Tantra Therapy, Part 2: 5 Steps to Healing

These five advanced practices give you direct access to an unbounded pool of vital energy essential to tantric healing.

June 19, 2013    BY Pandit Rajmani Tigunait

From the standpoint of acquiring mastery over the pranic force, the entire range of the therapeutics of tantric healing can be presented in five steps:

  1. Activating the pranic force
  2. Churning the pranic force
  3. Containing the pranic force
  4. Concentrating the pranic force
  5. Applying the pranic force.

The first three steps constitute the core of hatha yoga. According to tantric masters, the purpose of hatha yoga is to enliven and balance the forces of ha (the sun) and tha (the moon), and bring them to a state of balance. Here “sun” and “moon” refer to the active and passive, the masculine and feminine energies within us. The interplay of these two energies not only influences both hemispheres of the brain and the sympathetic and parasympathetic nervous systems, it also regulates our psycho-neuro-immune system.

 

Activating the pranic force

The simplest way to enliven and balance our sun and moon is to adopt a set of practices that energize our pelvic and abdominal regions and help us gain access to our navel center. Such practices include matsyendrasana, kapotasana, mayurasana, kapalabhati, bhastrika, nauli, and agni sara, to mention only a few. Among these, the practice of agni sara is the key practice for activating the pranic energy at the navel center. In conjunction with these hatha yoga practices, tantric adepts advise the visualization of fire at the navel, the mental repetition of the bija mantra of fire, and the use of ayurvedic herbs to nourish agni.

 

Churning the pranic force

This step entails churning the prana shakti at our navel center. This is done by practicing a tantric kriya known as the Ganesha mudra. With the help of the Ganesha mudra, we churn our pool of prana shakti, forcing the essence of prana—vitality, virility, and youthfulness—to circulate throughout our body.

 

Containing the pranic force

This third step draws on yogic techniques for compressing the prana shakti at the navel center and forcing it to flow upward toward the eyebrow center and beyond. The most powerful among all of those techniques is yoga mudra a practice that should be done carefully and only within your own capacity. (See Tantra Therapy, Part 3: Advanced Yoga Practices.) to learn more about agni sara, Ganesha mudra, and yoga mudra.)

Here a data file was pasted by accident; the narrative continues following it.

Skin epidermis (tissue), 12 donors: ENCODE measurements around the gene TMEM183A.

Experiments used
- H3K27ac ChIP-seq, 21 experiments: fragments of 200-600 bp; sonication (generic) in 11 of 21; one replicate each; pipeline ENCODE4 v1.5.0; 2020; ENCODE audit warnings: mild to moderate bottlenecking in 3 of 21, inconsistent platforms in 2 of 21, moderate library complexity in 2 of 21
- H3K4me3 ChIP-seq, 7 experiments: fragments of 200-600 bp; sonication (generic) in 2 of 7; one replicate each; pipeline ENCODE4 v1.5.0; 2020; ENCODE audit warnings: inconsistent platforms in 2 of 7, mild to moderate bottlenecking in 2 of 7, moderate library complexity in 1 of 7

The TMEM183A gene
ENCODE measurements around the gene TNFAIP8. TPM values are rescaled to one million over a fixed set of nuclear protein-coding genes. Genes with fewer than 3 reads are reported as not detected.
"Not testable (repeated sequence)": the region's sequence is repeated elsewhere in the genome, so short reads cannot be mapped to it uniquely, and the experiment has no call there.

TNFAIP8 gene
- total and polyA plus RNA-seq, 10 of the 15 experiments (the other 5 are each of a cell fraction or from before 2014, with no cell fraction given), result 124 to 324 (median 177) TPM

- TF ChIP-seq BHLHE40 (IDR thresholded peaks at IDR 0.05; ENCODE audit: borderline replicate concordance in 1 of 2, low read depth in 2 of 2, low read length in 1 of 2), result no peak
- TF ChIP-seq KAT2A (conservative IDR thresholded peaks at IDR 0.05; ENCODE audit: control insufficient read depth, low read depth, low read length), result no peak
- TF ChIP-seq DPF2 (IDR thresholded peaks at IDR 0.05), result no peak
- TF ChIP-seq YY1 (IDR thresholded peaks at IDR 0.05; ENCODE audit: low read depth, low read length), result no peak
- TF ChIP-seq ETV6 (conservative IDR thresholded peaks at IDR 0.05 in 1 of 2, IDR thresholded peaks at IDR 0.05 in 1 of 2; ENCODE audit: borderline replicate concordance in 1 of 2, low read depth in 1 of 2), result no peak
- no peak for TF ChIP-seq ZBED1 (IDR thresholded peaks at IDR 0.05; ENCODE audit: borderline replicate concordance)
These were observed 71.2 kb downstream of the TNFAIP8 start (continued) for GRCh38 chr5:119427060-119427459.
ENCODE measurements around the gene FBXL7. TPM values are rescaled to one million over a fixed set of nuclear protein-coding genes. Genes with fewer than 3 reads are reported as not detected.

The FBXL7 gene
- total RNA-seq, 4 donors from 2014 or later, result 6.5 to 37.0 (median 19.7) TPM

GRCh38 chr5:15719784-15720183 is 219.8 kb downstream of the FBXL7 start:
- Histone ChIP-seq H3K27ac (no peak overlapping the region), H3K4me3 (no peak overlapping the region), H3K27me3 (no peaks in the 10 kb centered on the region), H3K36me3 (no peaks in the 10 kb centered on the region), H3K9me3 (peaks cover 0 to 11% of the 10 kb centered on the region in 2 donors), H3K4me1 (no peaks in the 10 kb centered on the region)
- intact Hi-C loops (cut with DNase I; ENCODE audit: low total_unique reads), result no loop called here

Concentrating the pranic force

This is a purely tantric technique known as prana dharana. The first step of this practice was detailed in Living Tantra, Part 6. As we saw in the Living Tantra article series, on the surface the prana dharana practice resembles bhastrika pranayama, but with a slight constriction at the throat and a focus on the movement of the breath as it brushes and stimulates the soft palate. This awakens the energy that surrounds and fills the space where our pituitary gland is located, an area that is the biggest vortex of prana shakti in the human body.

Prana dharana awakens the energy that surrounds and fills the space where our pituitary gland is located. This area is the biggest vortex of prana shakti in the human body.

It is important to remember that it is not the duration of the practice but the precision and coordination of the mind and breath that allows consciousness to penetrate the infinite vortex of the pranic force and gain mastery over it. As we master this practice, prana shakti becomes more and more concentrated in the region of the pituitary gland. At some point, this pranic concentration begins to glow. In the language of tantra, this glow is called “the third eye of Shiva” and is the source of all revelations and healing forces.

 

Applying the pranic force

The fifth step consists of techniques for transporting the concentrated pranic force to a specific destination—a particular person, family, community, or aspect of the natural world that is in need of healing and nurturance. In tantric literature, this final step is known as preshana and prayoga, the transporting of prana shakti and the precise application of prana shakti, respectively. For ages, tantric practitioners have used this technique to heal others.

Today this same technique can be used to heal the anxiety, depression, immune system disorders, inner unrest, and environmental degradation that are the hallmark of our age. Tantric healing rests on the knowledge that the world and everything it contains is supported and nourished by the beneficent and all-encompassing matrix of Kundalini Shakti. Following in the footsteps of the tantric masters, we can invest our prana shakti, the awakened aspect of Kundalini Shakti within us, to infuse ourselves, our communities, and the natural world with vitality, enlightenment, and vibrant health.

Pandit Rajmani Tigunait
Spiritual head of the Himalayan Institute, Pandit Tigunait is the successor of Swami Rama of the Himalayas. Lecturing and teaching worldwide for more than a quarter of a century, he is the author of fourteen books, including his recently-released The Secret of the Yoga Sutra, and his autobiography Touched by Fire: The Ongoing Journey of a Spiritual Seeker. Pandit Tigunait holds two doctorates: one in Sanskrit from the University of Allahabad in India, and another in Oriental Studies from the... Read more>>

MORE FROM

Yoga Anywhere, Anytime. JOIN FREE FOR A MONTH